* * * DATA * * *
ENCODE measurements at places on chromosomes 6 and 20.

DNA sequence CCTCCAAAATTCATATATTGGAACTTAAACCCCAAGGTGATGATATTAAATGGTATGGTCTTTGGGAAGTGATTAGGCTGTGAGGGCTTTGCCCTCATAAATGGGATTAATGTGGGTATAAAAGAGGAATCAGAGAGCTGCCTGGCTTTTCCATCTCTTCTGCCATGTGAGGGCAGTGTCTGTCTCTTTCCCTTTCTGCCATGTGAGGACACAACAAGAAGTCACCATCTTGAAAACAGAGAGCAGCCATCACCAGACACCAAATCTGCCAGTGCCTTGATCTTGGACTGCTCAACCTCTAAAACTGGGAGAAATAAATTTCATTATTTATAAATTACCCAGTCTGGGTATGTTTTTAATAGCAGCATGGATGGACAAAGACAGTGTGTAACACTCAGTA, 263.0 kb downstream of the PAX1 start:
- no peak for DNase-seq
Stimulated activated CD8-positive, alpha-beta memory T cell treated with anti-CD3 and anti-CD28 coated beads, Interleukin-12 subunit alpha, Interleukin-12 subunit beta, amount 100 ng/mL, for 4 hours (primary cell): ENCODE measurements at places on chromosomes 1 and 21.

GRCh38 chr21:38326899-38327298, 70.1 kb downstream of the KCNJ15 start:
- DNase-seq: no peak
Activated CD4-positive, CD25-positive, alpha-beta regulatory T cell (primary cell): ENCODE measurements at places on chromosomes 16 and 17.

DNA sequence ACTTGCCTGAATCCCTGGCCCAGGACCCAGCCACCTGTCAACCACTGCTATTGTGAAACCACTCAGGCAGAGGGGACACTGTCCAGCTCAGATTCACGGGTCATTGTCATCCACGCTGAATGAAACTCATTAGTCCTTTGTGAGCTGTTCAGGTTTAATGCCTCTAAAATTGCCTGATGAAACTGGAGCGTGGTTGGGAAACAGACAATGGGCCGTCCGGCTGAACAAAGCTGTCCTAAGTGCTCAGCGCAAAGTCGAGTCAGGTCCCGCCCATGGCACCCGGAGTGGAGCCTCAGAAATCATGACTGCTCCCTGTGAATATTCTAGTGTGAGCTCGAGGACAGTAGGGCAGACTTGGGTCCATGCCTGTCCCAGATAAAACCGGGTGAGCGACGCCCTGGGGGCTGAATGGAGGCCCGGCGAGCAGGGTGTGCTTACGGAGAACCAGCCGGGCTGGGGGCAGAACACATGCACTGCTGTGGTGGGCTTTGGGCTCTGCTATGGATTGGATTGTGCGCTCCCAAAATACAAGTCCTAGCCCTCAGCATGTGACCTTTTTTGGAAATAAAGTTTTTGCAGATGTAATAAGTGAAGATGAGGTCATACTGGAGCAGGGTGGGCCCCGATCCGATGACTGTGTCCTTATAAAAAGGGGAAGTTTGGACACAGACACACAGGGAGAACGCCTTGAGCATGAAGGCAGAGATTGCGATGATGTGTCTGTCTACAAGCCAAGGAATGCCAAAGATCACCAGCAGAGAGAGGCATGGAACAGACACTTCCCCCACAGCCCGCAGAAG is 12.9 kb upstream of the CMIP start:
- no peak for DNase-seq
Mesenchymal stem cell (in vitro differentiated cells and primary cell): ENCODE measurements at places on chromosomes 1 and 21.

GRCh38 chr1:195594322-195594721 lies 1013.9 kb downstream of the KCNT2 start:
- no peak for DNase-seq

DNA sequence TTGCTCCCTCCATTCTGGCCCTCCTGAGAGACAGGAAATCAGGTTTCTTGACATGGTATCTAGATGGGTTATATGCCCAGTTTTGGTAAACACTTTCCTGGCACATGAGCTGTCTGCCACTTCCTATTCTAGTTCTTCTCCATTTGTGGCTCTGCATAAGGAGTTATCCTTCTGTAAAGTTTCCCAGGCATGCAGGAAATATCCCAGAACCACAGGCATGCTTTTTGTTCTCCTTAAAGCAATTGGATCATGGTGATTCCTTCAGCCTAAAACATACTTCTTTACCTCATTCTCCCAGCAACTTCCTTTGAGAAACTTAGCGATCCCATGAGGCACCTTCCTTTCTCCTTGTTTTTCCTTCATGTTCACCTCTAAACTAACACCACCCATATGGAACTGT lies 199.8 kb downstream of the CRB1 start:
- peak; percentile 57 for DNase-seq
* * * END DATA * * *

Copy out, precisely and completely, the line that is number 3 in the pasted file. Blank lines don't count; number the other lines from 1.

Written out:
- no peak for DNase-seq